Of course, as many of your Lordships will know and as the noble Lord, Lord McNally, reminded us, the Director General of Fair Trading is already investigating complaints against The Times made by other newspaper companies. If he concludes that there is a case to do so, the director may make a reference to the Monopolies and Mergers Commission under his existing powers. If he does make a reference, the MMC will investigate and report on whether there are any adverse effects to the public interest. If it finds that there are adverse effects, it may make recommendations to the Secretary of State, who would then have wide powers to impose remedies.

I say particularly to my noble friend Lord Borrie--whom we all agree is an expert in this area--that we should wait for the facts of that case to be found. No one should draw conclusions in regard to individual cases until the facts have been found. Of course, once the prohibitions come into force, the director general will have stronger powers to investigate anti- competitive behaviour and to enable him to bring it to an end much earlier.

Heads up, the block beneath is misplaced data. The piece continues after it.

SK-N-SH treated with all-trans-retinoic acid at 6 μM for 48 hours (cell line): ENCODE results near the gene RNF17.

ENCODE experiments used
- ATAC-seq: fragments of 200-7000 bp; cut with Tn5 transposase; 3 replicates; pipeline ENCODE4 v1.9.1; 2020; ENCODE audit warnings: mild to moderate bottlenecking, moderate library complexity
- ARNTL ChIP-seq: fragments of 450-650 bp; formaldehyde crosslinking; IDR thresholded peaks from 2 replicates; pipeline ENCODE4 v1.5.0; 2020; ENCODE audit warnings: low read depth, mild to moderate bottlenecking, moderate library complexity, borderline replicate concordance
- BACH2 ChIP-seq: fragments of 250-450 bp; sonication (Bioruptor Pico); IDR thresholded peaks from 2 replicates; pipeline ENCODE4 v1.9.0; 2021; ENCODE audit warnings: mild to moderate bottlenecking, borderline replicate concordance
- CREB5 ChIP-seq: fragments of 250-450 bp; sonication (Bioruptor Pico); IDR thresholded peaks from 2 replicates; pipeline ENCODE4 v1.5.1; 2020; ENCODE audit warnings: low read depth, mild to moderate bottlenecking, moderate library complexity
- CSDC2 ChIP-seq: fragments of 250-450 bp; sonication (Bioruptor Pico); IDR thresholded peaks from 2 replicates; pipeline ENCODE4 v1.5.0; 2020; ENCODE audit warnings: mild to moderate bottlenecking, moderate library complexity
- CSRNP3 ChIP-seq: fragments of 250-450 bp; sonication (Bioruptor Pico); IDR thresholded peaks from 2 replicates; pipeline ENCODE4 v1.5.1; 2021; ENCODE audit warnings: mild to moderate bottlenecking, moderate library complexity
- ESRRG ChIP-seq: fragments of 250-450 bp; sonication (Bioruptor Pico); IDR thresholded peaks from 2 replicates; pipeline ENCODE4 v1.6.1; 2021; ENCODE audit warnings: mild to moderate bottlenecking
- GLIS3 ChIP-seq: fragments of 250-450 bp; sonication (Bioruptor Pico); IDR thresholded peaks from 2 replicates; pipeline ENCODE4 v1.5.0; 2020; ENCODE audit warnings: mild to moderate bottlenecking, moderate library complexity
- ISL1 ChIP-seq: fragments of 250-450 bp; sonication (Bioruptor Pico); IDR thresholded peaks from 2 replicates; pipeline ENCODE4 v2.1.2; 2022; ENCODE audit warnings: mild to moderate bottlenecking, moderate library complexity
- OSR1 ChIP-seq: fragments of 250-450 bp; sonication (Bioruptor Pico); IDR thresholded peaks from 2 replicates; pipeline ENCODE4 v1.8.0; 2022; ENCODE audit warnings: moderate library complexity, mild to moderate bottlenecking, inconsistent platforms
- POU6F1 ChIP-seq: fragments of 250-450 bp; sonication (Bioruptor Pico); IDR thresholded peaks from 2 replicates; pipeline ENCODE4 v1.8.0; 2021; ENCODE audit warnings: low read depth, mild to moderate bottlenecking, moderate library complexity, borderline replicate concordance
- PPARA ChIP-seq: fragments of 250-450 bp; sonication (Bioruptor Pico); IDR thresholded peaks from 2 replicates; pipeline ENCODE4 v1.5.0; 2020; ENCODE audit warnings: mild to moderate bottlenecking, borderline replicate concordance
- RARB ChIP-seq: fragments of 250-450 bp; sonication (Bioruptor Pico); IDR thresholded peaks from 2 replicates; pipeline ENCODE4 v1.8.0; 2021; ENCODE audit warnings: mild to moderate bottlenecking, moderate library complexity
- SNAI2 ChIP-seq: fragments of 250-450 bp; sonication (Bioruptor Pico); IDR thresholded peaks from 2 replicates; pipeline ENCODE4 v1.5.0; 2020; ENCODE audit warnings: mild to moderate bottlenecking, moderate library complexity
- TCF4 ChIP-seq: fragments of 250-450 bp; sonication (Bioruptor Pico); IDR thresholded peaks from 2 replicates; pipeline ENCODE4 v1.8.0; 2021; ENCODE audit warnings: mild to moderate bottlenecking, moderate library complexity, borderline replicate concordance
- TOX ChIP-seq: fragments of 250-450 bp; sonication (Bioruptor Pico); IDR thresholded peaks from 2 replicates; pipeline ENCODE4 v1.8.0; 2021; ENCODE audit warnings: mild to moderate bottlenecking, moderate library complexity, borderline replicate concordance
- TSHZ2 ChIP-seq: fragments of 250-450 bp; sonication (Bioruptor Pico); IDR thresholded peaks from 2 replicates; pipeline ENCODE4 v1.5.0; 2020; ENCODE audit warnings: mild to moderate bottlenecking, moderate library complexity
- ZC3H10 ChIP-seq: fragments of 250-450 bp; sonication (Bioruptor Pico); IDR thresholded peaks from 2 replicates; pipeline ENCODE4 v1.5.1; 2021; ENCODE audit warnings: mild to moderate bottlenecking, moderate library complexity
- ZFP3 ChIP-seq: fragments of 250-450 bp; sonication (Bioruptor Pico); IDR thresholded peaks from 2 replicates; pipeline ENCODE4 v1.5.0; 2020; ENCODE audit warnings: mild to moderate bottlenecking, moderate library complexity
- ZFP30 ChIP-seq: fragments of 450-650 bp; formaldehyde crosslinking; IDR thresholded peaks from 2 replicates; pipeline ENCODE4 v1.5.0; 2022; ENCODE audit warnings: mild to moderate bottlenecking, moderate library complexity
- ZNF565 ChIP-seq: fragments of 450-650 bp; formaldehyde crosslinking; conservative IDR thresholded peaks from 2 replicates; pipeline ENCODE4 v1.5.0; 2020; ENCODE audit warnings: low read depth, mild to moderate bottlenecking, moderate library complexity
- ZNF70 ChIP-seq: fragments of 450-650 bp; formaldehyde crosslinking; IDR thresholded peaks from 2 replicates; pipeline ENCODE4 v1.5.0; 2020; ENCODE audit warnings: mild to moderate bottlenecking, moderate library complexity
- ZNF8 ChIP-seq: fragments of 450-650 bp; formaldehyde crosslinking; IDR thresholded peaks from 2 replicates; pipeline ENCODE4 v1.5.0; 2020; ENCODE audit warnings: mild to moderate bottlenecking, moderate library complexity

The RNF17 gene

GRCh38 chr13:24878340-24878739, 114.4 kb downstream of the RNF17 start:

It is absolutely clear that the prohibition in Clause 18 covers firms abusing their dominance by predatory pricing. The case law shows that beyond doubt. As the noble Lord, Lord McNally, foresaw, the case of Tetra Pak in the European Court of Justice is not only a "fig" for what I am about to say, it is also at the very root, if I do not mix my culinary metaphors, of what we are saying. Following the earlier court decision on AKZO, where prices are below the average variable cost of production, predation should be presumed. In other words, proof of intent is not required. That is an objective test. The ECJ also held that if prices are above average variable costs but below total average costs, conduct is to be regarded as predatory where it can be established that the purpose of the conduct was to eliminate a competitor.

It is clear where the case law stands. But I should also like to examine a second point--the issue of dominance--to which many alluded. Again the jurisprudence is clear. The European Court, for example in the case of Michelin, defined dominance as a